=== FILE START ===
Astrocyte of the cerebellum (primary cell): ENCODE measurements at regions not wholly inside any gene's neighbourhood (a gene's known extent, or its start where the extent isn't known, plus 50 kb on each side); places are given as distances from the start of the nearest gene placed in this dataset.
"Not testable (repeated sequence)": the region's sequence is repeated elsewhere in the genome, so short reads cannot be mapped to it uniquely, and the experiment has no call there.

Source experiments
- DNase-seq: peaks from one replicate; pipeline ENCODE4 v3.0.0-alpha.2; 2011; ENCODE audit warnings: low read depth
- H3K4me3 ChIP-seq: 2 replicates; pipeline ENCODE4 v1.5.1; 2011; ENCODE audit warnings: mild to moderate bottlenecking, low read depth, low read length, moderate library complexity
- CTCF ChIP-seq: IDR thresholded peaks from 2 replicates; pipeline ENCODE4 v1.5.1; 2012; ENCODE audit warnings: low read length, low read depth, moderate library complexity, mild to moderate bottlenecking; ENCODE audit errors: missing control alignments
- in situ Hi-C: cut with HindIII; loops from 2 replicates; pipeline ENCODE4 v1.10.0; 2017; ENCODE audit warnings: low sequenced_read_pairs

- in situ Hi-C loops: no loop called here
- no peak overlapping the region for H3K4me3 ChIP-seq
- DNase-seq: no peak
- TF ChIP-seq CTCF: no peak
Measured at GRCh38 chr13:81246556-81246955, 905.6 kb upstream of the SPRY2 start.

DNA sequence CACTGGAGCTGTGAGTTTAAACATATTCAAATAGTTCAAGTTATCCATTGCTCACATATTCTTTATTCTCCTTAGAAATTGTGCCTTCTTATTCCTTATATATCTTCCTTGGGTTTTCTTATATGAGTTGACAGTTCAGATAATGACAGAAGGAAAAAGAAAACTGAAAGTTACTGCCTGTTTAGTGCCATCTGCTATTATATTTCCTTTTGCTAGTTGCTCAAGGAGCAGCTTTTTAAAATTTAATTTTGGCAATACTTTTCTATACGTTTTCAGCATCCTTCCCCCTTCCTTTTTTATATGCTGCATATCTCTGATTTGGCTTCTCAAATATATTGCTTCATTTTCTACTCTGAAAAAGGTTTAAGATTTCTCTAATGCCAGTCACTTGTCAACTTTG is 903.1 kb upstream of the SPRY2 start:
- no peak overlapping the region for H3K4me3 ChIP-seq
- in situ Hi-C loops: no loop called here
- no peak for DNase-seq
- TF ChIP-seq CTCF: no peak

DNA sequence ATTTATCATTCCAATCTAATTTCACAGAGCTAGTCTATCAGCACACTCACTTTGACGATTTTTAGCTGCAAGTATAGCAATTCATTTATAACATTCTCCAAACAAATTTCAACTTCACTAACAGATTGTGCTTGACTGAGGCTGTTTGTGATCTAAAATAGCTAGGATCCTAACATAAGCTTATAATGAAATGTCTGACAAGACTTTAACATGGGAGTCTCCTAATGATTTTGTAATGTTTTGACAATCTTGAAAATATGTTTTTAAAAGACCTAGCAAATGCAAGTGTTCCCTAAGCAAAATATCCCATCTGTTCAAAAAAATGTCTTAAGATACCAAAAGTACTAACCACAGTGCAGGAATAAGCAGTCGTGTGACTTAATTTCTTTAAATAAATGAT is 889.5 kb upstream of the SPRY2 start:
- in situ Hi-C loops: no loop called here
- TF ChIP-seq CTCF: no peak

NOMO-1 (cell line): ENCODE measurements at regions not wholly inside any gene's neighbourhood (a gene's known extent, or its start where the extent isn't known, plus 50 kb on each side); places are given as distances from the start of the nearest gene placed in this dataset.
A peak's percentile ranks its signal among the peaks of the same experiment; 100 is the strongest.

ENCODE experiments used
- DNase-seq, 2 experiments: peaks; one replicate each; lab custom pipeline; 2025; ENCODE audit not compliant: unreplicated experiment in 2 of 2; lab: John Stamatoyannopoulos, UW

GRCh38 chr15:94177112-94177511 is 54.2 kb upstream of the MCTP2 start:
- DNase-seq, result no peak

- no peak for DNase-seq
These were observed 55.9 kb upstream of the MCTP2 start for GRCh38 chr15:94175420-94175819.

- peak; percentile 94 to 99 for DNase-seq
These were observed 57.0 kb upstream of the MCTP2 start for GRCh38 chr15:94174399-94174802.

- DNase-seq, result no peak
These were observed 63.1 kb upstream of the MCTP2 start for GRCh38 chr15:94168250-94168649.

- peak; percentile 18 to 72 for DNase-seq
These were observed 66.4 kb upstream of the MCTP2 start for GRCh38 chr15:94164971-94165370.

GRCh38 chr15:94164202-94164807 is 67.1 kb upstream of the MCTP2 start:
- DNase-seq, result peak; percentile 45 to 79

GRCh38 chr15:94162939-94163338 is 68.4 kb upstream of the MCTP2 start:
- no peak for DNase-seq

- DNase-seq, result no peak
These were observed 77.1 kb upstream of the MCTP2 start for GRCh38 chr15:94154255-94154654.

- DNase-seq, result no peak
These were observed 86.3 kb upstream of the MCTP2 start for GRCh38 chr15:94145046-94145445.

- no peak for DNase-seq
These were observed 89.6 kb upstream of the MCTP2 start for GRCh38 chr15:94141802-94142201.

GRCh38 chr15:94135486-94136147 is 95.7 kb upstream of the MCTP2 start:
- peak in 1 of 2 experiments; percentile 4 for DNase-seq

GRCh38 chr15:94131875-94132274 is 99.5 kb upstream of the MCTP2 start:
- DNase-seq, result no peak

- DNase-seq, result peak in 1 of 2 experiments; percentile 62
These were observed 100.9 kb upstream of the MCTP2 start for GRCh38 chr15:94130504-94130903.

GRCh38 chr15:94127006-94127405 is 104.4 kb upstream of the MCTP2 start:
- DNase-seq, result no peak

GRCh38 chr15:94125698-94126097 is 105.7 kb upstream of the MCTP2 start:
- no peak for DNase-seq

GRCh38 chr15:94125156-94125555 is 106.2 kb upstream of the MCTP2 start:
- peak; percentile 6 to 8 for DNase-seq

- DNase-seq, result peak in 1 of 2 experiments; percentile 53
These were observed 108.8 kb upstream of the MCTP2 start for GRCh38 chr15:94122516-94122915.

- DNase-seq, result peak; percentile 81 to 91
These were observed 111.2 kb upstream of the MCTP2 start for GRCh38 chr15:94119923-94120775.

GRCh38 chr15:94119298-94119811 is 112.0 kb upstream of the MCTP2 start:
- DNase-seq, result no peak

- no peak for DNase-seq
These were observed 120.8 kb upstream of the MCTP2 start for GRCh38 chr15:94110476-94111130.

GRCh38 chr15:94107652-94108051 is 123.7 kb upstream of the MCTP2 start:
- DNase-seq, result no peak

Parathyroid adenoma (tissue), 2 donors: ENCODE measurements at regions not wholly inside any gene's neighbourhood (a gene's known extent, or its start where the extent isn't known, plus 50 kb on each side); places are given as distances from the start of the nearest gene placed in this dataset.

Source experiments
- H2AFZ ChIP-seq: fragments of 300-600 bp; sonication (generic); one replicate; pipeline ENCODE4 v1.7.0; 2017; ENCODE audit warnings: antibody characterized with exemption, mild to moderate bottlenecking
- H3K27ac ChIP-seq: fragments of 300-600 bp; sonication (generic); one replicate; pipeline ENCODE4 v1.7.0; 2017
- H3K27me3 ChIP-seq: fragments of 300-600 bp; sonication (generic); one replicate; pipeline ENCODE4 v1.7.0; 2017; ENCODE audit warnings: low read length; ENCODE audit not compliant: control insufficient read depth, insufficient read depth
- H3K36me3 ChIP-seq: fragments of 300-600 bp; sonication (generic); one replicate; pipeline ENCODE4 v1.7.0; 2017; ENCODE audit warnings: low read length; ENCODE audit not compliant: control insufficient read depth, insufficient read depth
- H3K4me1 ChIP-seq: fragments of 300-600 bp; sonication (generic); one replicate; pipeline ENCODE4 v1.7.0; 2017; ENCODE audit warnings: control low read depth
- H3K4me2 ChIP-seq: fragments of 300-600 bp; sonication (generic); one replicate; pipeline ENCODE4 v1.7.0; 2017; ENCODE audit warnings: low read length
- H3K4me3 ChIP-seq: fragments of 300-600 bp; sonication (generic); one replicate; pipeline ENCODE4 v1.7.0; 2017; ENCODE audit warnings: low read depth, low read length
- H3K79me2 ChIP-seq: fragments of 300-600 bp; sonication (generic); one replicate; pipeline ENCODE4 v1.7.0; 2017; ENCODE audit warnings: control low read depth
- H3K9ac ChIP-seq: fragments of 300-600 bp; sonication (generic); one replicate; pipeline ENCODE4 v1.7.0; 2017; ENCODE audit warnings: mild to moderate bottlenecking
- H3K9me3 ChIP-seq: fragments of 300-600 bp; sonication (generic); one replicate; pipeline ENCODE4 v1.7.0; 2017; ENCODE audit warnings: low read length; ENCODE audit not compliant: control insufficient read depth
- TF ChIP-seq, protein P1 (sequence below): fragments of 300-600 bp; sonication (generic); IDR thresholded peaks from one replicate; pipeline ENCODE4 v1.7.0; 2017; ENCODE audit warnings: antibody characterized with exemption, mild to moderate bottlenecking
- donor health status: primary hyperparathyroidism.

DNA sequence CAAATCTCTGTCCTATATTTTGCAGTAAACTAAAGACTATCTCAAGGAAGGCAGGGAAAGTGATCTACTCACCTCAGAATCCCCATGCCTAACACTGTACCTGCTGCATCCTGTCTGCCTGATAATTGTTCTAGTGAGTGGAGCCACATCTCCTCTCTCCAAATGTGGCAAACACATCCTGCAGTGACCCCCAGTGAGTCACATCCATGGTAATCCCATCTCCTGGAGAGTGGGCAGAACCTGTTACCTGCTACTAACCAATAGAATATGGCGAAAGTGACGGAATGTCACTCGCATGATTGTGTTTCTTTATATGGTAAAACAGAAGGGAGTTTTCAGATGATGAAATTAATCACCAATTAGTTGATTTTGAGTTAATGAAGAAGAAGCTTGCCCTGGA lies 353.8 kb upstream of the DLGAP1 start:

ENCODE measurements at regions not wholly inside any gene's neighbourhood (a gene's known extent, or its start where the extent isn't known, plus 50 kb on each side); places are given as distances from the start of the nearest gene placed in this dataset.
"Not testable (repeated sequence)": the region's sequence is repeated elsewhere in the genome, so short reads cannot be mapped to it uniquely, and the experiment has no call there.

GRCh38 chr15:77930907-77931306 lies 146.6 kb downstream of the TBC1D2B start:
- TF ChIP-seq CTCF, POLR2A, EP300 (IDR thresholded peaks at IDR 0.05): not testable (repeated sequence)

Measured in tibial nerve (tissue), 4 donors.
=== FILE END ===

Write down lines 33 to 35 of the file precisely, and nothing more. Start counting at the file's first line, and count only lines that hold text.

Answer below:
- peak; percentile 18 to 72 for DNase-seq
These were observed 66.4 kb upstream of the MCTP2 start for GRCh38 chr15:94164971-94165370.

GRCh38 chr15:94164202-94164807 is 67.1 kb upstream of the MCTP2 start: